"Our resident population of Canada geese is increasing," McNew said, "and the northern-nesting Canadas (those migrating to and through Kansas annually) are doing well. They actually completed breeding before snow geese this year, which is good."

Not so good is that fact that snow geese populations are still way too high, with no end in sight. McNew said that snows are beginning to impact other species due to their overpopulation and the stress that puts on traditional northern habitat -- their home range.

McNew said migrating mallards also appear to be spending more wintering time in the Sunflower State. "They are definitely moving south from Kansas at least a little later than they used to," she said. Although we didn't specifically talk about this, much of the Sunflower State has experienced winters not nearly as harsh or as long as they could be, and that undoubtedly is impacting migration patterns for waterfowl using the Central Flyway.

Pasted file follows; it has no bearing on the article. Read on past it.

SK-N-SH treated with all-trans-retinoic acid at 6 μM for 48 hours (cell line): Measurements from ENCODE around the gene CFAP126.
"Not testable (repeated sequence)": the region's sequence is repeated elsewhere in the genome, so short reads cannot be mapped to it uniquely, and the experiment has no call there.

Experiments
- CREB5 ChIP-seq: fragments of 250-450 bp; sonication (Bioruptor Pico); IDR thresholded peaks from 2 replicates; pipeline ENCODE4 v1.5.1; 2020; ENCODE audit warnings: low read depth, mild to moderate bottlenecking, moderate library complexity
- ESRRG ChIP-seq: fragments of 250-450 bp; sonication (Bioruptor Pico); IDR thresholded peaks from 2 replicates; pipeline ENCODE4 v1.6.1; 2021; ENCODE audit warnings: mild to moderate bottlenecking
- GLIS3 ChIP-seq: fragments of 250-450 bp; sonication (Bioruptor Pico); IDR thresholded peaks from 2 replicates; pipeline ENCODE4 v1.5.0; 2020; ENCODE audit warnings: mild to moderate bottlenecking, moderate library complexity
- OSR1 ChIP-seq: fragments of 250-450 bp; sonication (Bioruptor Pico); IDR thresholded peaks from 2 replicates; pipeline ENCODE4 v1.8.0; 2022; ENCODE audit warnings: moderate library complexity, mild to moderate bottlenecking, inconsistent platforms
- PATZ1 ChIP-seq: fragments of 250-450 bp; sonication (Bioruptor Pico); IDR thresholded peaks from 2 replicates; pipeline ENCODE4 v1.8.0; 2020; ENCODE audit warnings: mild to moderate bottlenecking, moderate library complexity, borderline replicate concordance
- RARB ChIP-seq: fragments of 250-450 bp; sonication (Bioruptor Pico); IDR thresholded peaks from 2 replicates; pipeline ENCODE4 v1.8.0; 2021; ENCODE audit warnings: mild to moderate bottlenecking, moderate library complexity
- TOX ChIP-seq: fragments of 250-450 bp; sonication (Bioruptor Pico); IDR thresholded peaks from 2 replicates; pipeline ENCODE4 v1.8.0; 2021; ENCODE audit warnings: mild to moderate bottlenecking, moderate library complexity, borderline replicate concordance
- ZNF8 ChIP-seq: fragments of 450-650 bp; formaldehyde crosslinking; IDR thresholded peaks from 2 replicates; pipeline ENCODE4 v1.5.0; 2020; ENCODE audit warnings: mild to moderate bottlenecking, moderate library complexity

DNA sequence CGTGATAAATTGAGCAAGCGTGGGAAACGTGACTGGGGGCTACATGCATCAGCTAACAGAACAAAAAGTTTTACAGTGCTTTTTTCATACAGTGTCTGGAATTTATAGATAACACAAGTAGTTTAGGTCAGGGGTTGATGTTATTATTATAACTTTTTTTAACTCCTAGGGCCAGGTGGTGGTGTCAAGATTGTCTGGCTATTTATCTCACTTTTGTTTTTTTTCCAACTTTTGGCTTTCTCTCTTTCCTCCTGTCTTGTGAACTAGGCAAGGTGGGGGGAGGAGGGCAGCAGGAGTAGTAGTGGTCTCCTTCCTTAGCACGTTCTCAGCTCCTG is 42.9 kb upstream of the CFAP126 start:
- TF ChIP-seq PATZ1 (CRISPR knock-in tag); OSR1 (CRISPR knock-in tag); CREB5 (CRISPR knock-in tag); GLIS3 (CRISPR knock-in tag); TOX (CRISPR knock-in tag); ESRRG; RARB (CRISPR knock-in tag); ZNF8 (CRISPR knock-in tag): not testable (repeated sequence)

When it comes to habitat management here, we've already covered the places around Kansas where marshes get flo

oded in the fall for visiting ducks and geese. As McNew noted, the latter also tend to use agricultural fields quite a bit, and Kansas has a lot of acreage to offer.

In the final analysis, the spots mentioned so far are bound to be good for mixed-bag hunting this month, barring some unforeseen and bizarre (given recent mild-winter history) weather event that sends birds heading south way earlier than they have been in the recent past.

It's impossible to predict just where that could happen, but personal experience also suggests there are plenty of potholes around Kansas that, if not frozen over, will draw and hold ducks. Many of them also are close to the kinds of agricultural fields that geese prefer. The point is that you're liable to find at least decent mixed-bag hunting almost anywhere in the Sunflower State.